It's the geographic proximity that I get hung up on though. He is right in front of the Samaritan. I can't think of any parables that involve someone showing mercy to a person who is not right in front of them.
Every time Jesus performs a miracle, it is for someone right in front of him.
I am strongly in favor of more impartiality, but think most Christians find it a stretch to say that the Good Samaritan parable is meant to imply we should care for future people and people on the other side of the world who they will never meet.
Thanks for the pushback!
I am not trying to argue that Christianity does not support impartiality - there are certainly plausible readings of Jesus's teachings (like that of the Good Samaritan) as plausibly supporting impartiality.
I'm more trying to argue that Jesus's teaching does not necessarily push you to that conclusion.
Jesus is very explicit about the importance of things like:
And the church has emphasized those teachings in the 2000 years since.
I everyone who studies Christianity comes away saying those traits are core to Christianity - even if not all Christians practice them.
But very few Christians arrive at the conclusion that we should try to help people on the other side of the world or who are not alive yet with just as much effort as we try to help the people in our immediate community. So I think it's fair to say that the idea of impartiality is not core to the Christian worldview and belief the way charity, faith, humility, are. It's not intuitive for most Christians the way those other traits are (again - even if they don't achieve).
If Jesus had told such a parable, maybe impartiality would be more intuitive to more Christians.
I'm curious - do you think that impartiality directly follows from Christian teaching? Maybe it follows directly than I am thinking, or I have a weird notion about what it means for something to be "consistent" with a religion vs. "following" from it.
Unfortunately I don't know anything at all about this literature, but I wouldn't be surprised if there weren't many studies. There are certaintly non-altruistic reasons for existing governments to favor schooling as we have it - teaching rule-following, instilling patriotism, ability to mold young minds in a particular kind of way.
My guess would be that there are huge improvements to be had in the ways that most countries do education, and that more experiments would be helpful. More radical education attempts seem valuable.
A few thoughts:
Also note that in the US, a child does not have to "go to school" as much as they have to "receive an education". A kid can be homeschooled, though that homeschooling has to meet certain requirements and the kid has to pass standardized tests.
For ameliorating the issue, I'm all for better schooling that gives more opportunity for exploration, and respects children's autonomy. But I do think in my ideal society, education of some sort would still be basically compulsory.
Follow up on this - I downgraded my prioritization of this as an intervention after talking to a friend in Nairobi who told me that overperscription of anti-biotics is a huge issue in Nairobi. In lots of neighbourhoods, the informal medical clinic will just prescribe you strong antibiotics for relatively mild symptoms.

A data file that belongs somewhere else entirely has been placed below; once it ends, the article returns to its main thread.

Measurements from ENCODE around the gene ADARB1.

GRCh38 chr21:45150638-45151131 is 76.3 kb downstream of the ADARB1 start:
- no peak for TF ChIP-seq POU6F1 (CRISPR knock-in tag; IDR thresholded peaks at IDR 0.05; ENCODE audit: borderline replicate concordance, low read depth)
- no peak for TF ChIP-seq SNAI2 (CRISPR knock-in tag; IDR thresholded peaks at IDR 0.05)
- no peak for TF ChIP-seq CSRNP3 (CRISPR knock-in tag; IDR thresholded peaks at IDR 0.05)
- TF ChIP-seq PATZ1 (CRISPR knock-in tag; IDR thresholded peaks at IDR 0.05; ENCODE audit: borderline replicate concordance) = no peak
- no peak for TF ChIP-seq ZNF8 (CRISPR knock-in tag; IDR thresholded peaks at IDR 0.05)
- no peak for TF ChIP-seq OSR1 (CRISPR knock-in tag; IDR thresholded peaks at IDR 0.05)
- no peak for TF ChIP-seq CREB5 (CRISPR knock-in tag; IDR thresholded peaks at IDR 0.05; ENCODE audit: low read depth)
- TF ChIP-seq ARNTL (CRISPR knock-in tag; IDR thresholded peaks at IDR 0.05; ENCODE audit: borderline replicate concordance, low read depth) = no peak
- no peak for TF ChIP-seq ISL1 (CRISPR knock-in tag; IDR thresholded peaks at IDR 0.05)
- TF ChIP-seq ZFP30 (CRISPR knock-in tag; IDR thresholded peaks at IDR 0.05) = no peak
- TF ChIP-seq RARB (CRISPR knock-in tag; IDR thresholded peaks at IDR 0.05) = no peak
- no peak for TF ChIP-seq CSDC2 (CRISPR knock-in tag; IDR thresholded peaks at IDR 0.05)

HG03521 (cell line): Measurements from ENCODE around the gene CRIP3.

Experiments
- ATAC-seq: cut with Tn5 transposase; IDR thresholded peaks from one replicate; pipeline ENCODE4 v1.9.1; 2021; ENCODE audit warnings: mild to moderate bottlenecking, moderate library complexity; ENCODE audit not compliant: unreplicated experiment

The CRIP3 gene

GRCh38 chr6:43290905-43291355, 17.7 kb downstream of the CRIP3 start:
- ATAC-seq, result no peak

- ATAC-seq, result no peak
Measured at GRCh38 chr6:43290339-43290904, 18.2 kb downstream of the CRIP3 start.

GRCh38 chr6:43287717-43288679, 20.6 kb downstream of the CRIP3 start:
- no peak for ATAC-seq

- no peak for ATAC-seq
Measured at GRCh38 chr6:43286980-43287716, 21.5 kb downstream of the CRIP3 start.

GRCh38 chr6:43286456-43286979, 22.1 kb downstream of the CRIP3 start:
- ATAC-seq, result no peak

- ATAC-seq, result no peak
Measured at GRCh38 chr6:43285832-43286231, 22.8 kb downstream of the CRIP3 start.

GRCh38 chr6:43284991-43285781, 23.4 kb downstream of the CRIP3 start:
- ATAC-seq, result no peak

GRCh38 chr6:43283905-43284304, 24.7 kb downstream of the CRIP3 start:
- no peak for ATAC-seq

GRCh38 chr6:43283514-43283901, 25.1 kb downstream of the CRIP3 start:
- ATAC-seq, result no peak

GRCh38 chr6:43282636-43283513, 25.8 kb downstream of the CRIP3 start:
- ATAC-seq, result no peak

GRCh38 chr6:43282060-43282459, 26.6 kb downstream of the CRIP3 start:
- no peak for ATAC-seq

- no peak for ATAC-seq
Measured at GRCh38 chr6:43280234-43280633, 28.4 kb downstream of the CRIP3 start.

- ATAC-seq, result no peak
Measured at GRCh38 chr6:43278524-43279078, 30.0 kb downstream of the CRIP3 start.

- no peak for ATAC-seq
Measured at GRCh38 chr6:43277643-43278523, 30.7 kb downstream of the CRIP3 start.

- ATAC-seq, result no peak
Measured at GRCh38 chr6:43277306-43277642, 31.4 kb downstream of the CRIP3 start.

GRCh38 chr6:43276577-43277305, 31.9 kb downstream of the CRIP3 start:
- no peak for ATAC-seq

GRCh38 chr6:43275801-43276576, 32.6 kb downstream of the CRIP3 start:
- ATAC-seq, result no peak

This made me
1. doubt that people will use randomly distributed antibiotics correctly - so less upside
2. give more credence to the idea that passing them out randomly could increase antibody resistance - potential downside
Brian drain is an interesting topic. The brief research and thinking I've done on brain drain leaves me without clear answers as to what an individual facing a decision to emigrate should actually do.
Even if it is in aggregate bad that so many people move from poorer to richer countries (which is not obvious to me), it could still be the rational thing to do on an individual basis.
I would love to see a sort of guide based on EA-principles written for people in low-middle income countries considering moving to higher-income countries.
Side note: the methods used in the second paper you shared don't make sense to me. They say that "for every doctor that emigrated, a country lost about: (i) US$ 517,931", but they arrive at this 517k figure by saying that education costs ~$65k, and then applying compound interest over 32 years. Seems to me it would be more accurate to say that the country lost $65k, plus the medical services that person would have provided.
Hi Gregory, thank you so much for this thoughtful reply!
This is exactly the kind of discussion and analysis I was hoping to encourage with this post.
And for what it's worth, I think the advice you gave in 2015 totally makes sense given the likely audience then. It's exciting that the audience has changed now and will continue changing.
I strongly agree.
Funding seems quite tractable - there could be a fund specifically for assisting EAs from Africa to go to conferences.
On the visa assistance thing I'm not sure what would be very tractable - maybe there is some way these conferences could position themselves that would make it easier for Africans to get "education"-related visas rather than tourist visas (e.g., if EAG positioned itself as an academic conference somehow, would that enable people to apply under more lenient visa categories)?